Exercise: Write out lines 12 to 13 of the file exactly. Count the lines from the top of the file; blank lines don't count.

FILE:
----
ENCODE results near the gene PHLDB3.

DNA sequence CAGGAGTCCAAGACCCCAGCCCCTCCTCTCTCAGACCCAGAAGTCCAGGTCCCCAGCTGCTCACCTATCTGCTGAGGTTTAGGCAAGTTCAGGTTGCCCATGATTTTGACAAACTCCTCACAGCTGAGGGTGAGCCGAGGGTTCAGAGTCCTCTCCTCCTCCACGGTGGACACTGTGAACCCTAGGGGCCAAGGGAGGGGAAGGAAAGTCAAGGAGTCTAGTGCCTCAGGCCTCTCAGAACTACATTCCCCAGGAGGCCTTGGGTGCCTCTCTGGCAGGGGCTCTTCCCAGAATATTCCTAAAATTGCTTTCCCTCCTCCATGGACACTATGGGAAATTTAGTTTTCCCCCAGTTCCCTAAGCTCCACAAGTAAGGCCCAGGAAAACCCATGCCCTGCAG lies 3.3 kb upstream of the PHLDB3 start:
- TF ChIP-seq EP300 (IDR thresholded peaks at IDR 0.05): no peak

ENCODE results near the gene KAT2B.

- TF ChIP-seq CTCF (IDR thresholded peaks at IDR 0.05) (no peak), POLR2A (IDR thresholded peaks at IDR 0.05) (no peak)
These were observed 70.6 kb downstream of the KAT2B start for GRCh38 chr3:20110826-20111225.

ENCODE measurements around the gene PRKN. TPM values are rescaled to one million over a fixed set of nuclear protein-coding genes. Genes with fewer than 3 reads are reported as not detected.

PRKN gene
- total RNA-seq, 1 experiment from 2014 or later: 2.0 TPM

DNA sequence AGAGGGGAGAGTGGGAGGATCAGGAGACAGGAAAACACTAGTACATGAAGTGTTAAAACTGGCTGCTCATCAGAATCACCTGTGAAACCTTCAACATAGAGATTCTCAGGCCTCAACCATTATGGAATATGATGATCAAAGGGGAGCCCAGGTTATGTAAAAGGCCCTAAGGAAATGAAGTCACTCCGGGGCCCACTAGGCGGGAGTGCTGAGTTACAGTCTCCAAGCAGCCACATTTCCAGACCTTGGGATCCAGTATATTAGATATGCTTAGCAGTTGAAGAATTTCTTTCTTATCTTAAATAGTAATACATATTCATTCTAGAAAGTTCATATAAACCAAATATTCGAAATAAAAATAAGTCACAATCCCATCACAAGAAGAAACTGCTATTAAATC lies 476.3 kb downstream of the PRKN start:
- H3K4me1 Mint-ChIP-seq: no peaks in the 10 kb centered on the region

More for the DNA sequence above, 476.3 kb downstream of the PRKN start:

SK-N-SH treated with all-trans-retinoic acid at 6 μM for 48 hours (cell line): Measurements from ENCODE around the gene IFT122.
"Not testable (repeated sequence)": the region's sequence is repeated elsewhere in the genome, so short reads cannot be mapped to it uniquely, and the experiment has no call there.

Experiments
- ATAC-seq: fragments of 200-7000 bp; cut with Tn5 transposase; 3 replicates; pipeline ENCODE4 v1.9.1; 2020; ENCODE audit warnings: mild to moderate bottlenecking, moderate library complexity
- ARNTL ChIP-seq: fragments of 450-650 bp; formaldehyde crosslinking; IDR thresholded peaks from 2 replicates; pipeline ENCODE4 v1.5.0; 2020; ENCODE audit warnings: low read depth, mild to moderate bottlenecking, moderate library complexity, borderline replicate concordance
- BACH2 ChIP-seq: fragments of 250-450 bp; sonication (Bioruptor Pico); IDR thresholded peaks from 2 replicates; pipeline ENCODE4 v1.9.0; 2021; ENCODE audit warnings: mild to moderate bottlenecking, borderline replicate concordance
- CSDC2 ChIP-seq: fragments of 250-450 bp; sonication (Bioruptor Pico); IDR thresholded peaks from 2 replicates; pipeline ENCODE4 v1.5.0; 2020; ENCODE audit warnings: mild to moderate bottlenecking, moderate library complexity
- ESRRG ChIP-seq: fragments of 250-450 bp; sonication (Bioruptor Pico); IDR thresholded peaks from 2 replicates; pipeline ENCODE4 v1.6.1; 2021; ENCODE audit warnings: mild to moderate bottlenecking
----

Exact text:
More for the DNA sequence above, 476.3 kb downstream of the PRKN start:

SK-N-SH treated with all-trans-retinoic acid at 6 μM for 48 hours (cell line): Measurements from ENCODE around the gene IFT122.